HIV latency in isolated patient CD4+ T cells may be due to blocks in HIV transcriptional elongation, completion, and splicing

Steven A. Yukl, Philip Keiser, Peggy Kim, Sushama Telwatte, Sunil K. Joshi, Mai Vu, Harry Lampiris, Joseph K. Wong

Research output: Contribution to journalArticle

27 Citations (Scopus)

Abstract

Latently infected CD4+ T cells are the main barrier to complete clearance of HIV infection, but it is unclear what mechanisms govern latent HIV infection in vivo. To address this question, we developed a new panel of reverse transcription droplet digital polymerase chain reaction (RT-ddPCR) assays specific for different HIV transcripts that define distinct blocks to transcription. We applied this panel of assays to CD4+ T cells freshly isolated from HIV-infected patients on suppressive antiretroviral therapy (ART) to quantify the degree to which different mechanisms inhibit HIV transcription. In addition, we measured the degree to which these transcriptional blocks could be reversed ex vivo by T cell activation (using anti-CD3/CD28 antibodies) or latency-reversing agents. We found that the main reversible block to HIV RNA transcription was not inhibition of transcriptional initiation but rather a series of blocks to proximal elongation, distal transcription/polyadenylation (completion), and multiple splicing. Cell dilution experiments suggested that these mechanisms operated in most of the HIV-infected CD4+ T cells examined. Latency-reversing agents exerted differential effects on the three blocks to HIV transcription, suggesting that these blocks may be governed by different mechanisms.

Original languageEnglish (US)
Article numbereaap9927
JournalScience Translational Medicine
Volume10
Issue number430
DOIs
StatePublished - Feb 28 2018
Externally publishedYes

Fingerprint

HIV
T-Lymphocytes
HIV Infections
Polyadenylation
Reverse Transcription
RNA
Polymerase Chain Reaction
Antibodies
Therapeutics

ASJC Scopus subject areas

  • Medicine(all)

Cite this

HIV latency in isolated patient CD4+ T cells may be due to blocks in HIV transcriptional elongation, completion, and splicing. / Yukl, Steven A.; Keiser, Philip; Kim, Peggy; Telwatte, Sushama; Joshi, Sunil K.; Vu, Mai; Lampiris, Harry; Wong, Joseph K.

In: Science Translational Medicine, Vol. 10, No. 430, eaap9927, 28.02.2018.

Research output: Contribution to journalArticle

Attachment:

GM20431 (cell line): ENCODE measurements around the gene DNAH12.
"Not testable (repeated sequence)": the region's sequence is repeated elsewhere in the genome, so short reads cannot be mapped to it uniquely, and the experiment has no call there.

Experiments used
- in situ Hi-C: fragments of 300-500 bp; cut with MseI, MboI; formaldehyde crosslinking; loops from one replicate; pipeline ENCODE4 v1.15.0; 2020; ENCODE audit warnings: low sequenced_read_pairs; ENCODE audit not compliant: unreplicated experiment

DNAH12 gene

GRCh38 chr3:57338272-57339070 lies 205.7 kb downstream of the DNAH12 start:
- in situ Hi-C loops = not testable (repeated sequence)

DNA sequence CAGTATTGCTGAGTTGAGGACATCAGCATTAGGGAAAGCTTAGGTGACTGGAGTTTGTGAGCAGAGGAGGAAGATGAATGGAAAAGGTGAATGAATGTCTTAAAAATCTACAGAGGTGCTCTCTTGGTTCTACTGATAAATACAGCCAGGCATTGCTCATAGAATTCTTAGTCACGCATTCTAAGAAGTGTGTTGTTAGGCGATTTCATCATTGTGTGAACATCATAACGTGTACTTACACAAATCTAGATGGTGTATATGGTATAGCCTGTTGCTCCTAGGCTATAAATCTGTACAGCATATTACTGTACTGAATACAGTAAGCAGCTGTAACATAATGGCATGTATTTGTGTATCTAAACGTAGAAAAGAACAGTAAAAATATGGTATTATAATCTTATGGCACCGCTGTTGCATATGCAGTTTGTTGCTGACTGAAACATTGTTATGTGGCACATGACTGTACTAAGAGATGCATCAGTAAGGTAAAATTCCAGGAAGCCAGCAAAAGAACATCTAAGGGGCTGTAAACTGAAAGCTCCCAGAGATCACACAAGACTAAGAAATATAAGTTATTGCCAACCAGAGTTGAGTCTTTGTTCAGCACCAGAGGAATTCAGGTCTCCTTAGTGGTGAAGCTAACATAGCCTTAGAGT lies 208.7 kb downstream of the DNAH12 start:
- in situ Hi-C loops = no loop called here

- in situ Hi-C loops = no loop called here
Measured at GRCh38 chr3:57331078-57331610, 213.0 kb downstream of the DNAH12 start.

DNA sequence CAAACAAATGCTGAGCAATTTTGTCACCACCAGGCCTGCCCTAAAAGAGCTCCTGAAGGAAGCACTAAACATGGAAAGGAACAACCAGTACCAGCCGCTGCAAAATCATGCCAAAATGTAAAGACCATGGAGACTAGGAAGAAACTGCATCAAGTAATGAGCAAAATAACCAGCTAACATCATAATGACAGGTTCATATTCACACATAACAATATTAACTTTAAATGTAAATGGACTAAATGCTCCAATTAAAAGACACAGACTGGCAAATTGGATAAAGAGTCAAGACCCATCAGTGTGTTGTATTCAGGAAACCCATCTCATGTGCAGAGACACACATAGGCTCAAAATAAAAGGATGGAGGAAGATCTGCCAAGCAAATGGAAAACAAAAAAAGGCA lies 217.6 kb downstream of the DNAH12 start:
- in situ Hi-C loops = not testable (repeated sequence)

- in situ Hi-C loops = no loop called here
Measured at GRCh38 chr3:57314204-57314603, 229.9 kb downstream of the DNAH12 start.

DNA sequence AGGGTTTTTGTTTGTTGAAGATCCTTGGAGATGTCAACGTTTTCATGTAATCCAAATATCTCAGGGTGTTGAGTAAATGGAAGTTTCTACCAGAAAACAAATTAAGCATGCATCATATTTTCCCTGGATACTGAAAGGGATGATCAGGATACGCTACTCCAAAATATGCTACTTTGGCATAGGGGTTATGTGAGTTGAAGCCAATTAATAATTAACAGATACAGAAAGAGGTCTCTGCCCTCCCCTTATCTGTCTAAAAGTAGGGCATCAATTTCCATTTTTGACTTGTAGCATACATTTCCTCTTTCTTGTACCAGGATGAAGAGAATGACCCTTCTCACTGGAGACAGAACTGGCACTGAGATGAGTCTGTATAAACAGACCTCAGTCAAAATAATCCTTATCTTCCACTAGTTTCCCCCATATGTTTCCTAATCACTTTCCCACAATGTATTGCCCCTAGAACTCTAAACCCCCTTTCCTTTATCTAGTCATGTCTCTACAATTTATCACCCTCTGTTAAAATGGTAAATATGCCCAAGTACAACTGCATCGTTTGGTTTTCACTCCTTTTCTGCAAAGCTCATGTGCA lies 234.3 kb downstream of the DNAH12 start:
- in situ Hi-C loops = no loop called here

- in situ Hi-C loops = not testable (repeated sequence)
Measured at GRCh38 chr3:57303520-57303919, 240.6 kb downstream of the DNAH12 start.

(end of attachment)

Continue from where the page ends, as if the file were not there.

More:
Yukl, Steven A. ; Keiser, Philip ; Kim, Peggy ; Telwatte, Sushama ; Joshi, Sunil K. ; Vu, Mai ; Lampiris, Harry ; Wong, Joseph K. / HIV latency in isolated patient CD4+ T cells may be due to blocks in HIV transcriptional elongation, completion, and splicing. In: Science Translational Medicine. 2018 ; Vol. 10, No. 430.
@article{41026783282b4943b716a08c9cf29df1,
title = "HIV latency in isolated patient CD4+ T cells may be due to blocks in HIV transcriptional elongation, completion, and splicing",
abstract = "Latently infected CD4+ T cells are the main barrier to complete clearance of HIV infection, but it is unclear what mechanisms govern latent HIV infection in vivo. To address this question, we developed a new panel of reverse transcription droplet digital polymerase chain reaction (RT-ddPCR) assays specific for different HIV transcripts that define distinct blocks to transcription. We applied this panel of assays to CD4+ T cells freshly isolated from HIV-infected patients on suppressive antiretroviral therapy (ART) to quantify the degree to which different mechanisms inhibit HIV transcription. In addition, we measured the degree to which these transcriptional blocks could be reversed ex vivo by T cell activation (using anti-CD3/CD28 antibodies) or latency-reversing agents. We found that the main reversible block to HIV RNA transcription was not inhibition of transcriptional initiation but rather a series of blocks to proximal elongation, distal transcription/polyadenylation (completion), and multiple splicing. Cell dilution experiments suggested that these mechanisms operated in most of the HIV-infected CD4+ T cells examined. Latency-reversing agents exerted differential effects on the three blocks to HIV transcription, suggesting that these blocks may be governed by different mechanisms.",